Saturday morning, the Post has a lead editorial, “10,000 is not enough; the problem’s scale and America’s capacity demand that we accept more Syrian refugees”, . Online, the title is, “America has accepted 10,000 Syrian refugees. That’s still too few.”
But Stephanie Dinan of the Washington Times reports that the US will go beyond the 10000, and that 7% are denied admission, here.
The biggest obstacle, of course, is the popular perception that accepting more refugees would require Americans to accept an existential risk personally. Syrian refugees are carefully vetted, although Donald Trump et al maintain that real vetting from that part of the world is impossible, The practical risk is certainly much less than what we live with all the time (like Mexican drug cartels reaching into the US – Post story Saturday by Peter Hermann).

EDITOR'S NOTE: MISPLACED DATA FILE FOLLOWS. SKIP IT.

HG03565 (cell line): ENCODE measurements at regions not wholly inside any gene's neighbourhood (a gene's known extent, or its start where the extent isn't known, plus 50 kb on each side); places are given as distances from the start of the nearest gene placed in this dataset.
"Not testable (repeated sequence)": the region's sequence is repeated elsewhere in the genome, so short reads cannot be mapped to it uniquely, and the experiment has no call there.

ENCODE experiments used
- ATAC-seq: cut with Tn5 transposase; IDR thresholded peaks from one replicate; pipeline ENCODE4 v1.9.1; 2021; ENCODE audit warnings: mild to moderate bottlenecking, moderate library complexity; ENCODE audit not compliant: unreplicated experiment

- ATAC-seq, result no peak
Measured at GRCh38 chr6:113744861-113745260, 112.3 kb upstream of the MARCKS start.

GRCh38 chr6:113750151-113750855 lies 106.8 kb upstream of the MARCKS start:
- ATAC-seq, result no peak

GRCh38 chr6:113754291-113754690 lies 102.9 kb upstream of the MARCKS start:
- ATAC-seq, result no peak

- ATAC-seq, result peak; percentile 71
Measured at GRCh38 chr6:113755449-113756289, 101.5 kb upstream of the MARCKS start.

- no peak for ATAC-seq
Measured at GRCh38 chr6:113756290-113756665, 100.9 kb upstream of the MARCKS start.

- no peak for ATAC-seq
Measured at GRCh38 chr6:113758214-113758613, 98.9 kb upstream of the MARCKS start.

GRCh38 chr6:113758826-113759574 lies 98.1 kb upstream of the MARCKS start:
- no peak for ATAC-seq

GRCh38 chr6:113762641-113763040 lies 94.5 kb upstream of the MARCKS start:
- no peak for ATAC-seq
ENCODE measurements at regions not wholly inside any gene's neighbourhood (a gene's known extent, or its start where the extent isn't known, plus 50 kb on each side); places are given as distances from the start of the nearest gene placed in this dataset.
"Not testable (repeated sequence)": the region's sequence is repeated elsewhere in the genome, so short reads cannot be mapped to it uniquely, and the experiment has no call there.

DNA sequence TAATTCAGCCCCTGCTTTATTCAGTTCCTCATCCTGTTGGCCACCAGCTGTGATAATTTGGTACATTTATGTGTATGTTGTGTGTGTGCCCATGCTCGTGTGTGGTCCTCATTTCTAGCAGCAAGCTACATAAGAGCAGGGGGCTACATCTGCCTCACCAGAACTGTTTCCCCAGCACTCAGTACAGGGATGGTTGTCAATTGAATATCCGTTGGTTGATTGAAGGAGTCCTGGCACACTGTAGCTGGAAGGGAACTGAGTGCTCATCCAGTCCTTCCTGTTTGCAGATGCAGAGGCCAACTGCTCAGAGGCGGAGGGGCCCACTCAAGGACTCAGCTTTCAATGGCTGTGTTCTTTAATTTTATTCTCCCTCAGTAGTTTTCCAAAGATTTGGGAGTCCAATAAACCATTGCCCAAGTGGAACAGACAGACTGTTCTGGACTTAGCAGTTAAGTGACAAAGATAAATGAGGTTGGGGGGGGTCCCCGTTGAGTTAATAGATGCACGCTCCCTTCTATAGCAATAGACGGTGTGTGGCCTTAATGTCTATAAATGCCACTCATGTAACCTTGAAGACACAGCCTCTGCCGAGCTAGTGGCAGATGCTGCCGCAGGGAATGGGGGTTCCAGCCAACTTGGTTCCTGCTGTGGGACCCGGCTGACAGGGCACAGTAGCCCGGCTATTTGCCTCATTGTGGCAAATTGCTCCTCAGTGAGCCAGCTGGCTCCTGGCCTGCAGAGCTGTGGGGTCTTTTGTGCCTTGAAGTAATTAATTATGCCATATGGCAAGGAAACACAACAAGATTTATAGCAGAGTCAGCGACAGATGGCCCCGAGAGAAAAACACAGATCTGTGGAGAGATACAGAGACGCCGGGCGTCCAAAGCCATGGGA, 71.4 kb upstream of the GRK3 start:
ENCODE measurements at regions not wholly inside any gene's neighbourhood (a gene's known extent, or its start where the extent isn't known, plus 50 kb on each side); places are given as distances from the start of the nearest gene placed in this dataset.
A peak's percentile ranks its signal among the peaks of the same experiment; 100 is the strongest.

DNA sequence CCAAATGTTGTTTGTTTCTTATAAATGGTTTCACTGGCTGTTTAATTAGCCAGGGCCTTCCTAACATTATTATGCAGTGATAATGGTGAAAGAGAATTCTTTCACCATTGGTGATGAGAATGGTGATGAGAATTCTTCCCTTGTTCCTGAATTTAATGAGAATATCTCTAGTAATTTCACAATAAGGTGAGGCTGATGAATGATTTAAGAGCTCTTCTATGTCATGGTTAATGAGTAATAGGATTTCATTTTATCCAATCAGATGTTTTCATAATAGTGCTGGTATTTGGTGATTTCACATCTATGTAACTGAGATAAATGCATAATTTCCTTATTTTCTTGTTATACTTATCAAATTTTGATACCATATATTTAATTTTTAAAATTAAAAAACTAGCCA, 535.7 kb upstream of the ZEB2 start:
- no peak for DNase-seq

Syrian refugees are normally housed in commercial apartment buildings (or with relatives who know them), and supervised by social service agencies and lots of volunteers per family. That’s not the case with asylum seekers, where the personal risk taking by hosts may be much greater, and a subject that needs more thoughtful exposition. In Canada, private sponsorship sometimes leads to more private hosting of refugees (as in Europe sometimes), but there is a history of private “radical hospitality” in the past with the Mariel boatlift from Cuba in 1980.